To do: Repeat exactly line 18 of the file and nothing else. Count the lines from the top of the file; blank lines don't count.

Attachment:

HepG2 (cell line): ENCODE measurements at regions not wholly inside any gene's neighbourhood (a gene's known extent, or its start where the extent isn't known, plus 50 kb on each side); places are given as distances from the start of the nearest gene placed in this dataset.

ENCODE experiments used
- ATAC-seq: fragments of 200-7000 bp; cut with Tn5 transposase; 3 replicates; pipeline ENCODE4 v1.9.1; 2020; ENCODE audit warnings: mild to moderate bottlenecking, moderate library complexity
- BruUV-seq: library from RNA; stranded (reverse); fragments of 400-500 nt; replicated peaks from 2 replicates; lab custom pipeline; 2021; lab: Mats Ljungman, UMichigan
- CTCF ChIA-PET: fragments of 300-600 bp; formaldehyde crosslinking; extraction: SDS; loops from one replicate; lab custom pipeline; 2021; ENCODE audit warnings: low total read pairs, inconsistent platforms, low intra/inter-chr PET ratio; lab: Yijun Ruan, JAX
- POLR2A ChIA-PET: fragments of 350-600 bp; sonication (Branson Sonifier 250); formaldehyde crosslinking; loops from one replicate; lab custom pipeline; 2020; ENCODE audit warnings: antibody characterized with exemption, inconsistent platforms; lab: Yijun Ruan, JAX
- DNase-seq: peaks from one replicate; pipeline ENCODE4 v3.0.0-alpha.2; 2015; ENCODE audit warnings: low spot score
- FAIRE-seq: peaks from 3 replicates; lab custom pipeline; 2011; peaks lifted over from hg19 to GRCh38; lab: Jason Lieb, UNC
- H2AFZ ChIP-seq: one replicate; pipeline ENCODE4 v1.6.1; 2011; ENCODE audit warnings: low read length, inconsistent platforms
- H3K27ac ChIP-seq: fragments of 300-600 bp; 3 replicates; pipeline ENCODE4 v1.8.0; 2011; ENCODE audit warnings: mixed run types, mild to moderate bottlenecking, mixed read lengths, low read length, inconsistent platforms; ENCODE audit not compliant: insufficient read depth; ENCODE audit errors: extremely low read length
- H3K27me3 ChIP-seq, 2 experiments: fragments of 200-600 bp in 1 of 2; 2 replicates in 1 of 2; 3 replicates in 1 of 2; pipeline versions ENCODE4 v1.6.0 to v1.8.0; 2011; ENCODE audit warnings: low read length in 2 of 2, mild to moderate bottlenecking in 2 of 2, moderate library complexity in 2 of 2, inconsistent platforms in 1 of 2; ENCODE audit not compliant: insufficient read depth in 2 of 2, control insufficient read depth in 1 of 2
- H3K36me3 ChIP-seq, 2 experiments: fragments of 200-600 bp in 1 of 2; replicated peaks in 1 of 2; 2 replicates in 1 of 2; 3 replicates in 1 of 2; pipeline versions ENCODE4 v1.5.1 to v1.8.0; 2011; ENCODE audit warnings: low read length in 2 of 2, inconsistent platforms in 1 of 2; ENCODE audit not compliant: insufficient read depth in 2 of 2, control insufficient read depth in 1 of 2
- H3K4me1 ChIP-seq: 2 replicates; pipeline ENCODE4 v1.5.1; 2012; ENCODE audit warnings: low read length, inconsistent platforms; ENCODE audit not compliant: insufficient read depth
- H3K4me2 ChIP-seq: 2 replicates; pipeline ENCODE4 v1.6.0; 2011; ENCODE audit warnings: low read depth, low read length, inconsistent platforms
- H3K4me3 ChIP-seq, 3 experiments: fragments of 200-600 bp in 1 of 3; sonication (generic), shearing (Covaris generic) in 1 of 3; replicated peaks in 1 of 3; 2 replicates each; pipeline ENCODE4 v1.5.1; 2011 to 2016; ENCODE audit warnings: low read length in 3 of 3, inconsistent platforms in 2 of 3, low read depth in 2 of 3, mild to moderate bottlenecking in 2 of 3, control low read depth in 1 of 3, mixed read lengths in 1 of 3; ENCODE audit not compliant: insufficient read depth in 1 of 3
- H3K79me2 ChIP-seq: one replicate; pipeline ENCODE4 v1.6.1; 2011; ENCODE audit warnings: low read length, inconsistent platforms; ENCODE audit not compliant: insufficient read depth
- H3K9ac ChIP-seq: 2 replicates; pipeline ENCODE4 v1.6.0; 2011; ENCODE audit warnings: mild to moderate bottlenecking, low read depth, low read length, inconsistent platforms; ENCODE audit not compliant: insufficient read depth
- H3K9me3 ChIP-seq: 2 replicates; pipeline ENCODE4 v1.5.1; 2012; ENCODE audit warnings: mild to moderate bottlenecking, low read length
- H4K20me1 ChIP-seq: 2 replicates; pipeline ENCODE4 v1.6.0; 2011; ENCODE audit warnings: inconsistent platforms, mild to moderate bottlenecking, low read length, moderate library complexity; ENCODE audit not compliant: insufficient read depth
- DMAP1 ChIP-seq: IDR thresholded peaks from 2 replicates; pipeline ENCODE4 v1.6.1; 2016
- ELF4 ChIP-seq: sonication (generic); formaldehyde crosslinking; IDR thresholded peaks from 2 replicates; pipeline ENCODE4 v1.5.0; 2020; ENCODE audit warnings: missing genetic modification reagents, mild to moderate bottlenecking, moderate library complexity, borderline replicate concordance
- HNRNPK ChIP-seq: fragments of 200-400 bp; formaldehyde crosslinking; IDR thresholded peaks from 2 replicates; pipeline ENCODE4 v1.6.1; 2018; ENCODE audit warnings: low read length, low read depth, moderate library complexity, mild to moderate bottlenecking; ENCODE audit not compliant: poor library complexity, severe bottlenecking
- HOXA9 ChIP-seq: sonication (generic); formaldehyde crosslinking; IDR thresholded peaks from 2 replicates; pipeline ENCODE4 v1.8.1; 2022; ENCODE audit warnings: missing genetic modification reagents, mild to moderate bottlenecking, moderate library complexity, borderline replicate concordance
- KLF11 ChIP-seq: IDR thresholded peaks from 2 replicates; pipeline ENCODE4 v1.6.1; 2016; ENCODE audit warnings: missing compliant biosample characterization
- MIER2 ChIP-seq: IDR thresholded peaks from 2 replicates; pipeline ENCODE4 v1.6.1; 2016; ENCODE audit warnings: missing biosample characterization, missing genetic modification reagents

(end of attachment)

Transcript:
- H3K9me3 ChIP-seq: 2 replicates; pipeline ENCODE4 v1.5.1; 2012; ENCODE audit warnings: mild to moderate bottlenecking, low read length